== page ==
During Carter’s term as President, two new cabinet-level departments, the Department of Energy and the Department of Education were established. He established a national energy policy that included conservation, price control, and new technology. In foreign affairs, Carter pursued the Camp David Accords, the Panama Canal Treaties, the second round of Strategic Arms Limitation Talks (SALT II), and the return of the Panama Canal Zone to Panama. On the economic front he confronted persistent “stagflation”, a combination of high inflation, high unemployment and slow growth. The end of his presidential tenure was marked by the 1979–1981 Iran hostage crisis, the 1979 energy crisis, the Three Mile Island nuclear accident, and the Soviet invasion of Afghanistan. In response to the Soviet move he ended détente, escalated the Cold War, and led the international boycott of the 1980 Summer Olympics in Moscow. By 1980, Carter’s popularity had eroded such that, running for re-election that year, he was challenged by Senator Ted Kennedy in the Democratic Party’s primaries for the presidential nomination, marking the most recent Democratic primary in which an incumbent faced serious opposition. Carter won the 1980 primary with 51.13% of the vote (all incumbent candidates since have won at least 72.8% of their party’s primary votes) but lost the general election in an electoral landslide to Republican nominee Ronald Reagan, who won 44 of 50 states.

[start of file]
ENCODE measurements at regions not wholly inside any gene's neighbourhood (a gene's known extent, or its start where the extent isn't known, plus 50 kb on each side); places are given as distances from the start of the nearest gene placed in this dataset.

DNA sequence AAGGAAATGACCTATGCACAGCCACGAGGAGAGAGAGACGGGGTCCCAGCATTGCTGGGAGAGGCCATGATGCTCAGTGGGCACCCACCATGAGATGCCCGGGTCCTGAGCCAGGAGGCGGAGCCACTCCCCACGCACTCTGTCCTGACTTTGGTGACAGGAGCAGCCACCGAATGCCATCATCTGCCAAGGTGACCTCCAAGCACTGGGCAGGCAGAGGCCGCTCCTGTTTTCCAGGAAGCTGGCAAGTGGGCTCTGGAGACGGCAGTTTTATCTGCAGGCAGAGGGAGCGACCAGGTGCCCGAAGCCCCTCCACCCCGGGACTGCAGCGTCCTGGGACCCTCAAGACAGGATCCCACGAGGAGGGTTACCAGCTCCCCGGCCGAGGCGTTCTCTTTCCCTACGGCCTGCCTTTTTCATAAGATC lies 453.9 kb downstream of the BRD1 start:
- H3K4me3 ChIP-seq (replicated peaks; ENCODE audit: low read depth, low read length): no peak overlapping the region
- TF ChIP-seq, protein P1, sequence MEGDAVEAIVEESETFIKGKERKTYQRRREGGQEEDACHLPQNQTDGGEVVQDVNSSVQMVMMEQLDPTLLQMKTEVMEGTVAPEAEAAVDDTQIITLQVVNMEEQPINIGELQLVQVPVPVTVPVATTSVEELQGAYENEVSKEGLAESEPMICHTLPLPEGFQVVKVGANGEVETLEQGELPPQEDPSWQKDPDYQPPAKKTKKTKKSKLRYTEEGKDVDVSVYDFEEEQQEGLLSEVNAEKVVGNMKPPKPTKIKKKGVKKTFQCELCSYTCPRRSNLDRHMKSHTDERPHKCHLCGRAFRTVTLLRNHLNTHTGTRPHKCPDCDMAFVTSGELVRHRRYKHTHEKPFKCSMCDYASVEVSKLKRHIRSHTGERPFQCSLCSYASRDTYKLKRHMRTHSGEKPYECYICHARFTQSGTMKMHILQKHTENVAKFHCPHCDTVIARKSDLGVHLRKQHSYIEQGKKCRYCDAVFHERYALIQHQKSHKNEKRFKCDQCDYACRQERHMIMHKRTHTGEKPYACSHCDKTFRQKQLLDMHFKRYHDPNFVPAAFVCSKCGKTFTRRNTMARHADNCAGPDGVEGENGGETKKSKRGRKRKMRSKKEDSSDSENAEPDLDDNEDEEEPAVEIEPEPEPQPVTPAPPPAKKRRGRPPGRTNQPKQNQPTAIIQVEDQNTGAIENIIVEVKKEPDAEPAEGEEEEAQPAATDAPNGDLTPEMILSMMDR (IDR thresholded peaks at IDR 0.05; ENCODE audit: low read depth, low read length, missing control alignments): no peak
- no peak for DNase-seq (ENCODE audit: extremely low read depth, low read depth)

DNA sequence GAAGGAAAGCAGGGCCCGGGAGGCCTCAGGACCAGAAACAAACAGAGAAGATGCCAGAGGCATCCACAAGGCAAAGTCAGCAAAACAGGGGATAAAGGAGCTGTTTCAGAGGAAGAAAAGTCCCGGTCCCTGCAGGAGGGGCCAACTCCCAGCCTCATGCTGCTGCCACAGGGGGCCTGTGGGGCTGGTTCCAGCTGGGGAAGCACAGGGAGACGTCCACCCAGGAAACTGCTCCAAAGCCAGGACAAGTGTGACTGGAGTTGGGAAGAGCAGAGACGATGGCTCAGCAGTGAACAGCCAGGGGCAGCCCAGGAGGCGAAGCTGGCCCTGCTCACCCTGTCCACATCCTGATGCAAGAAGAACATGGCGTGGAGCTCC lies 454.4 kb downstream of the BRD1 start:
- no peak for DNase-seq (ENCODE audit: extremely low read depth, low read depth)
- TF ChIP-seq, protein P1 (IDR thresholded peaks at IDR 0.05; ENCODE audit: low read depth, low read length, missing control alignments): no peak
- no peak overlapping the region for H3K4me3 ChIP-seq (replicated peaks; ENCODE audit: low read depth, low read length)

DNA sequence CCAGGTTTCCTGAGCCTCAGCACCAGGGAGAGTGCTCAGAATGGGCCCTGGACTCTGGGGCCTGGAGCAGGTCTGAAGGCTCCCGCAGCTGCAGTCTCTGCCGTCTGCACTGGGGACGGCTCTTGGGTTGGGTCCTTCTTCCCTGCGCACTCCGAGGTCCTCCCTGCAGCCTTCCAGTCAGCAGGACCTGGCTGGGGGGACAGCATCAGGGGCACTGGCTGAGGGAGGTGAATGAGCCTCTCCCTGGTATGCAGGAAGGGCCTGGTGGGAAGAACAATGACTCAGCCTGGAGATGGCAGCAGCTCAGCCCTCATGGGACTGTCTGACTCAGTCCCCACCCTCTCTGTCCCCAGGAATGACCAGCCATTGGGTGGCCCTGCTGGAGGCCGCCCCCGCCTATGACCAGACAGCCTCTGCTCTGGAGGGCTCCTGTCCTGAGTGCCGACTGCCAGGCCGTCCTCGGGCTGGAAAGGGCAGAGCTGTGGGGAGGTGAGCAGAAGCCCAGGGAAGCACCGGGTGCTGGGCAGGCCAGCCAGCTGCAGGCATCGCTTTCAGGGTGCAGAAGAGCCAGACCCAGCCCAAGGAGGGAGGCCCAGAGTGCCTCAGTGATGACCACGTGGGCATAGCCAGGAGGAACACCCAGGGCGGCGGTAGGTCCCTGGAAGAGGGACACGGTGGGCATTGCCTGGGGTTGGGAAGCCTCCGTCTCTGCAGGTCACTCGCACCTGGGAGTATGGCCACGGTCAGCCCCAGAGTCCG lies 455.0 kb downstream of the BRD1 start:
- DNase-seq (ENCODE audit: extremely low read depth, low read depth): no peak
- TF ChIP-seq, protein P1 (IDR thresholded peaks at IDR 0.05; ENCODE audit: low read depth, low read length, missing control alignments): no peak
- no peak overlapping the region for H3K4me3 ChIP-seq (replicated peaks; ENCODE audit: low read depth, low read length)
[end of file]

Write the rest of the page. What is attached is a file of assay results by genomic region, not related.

His presidency has drawn medium-low responses from historians, with many considering him to have brought greater accomplishment with his post-presidency work. He set up the Carter Center in 1982 as his base for advancing human rights. He has also traveled extensively to conduct peace negotiations, observe elections, and advance disease prevention and eradication in developing nations. Additionally, Carter is a key figure in the Habitat for Humanity project. He has been the longest-retired president in American history since September 2012, when he surpassed Herbert Hoover. He is also the first president to mark the 40th anniversary of his election and inauguration.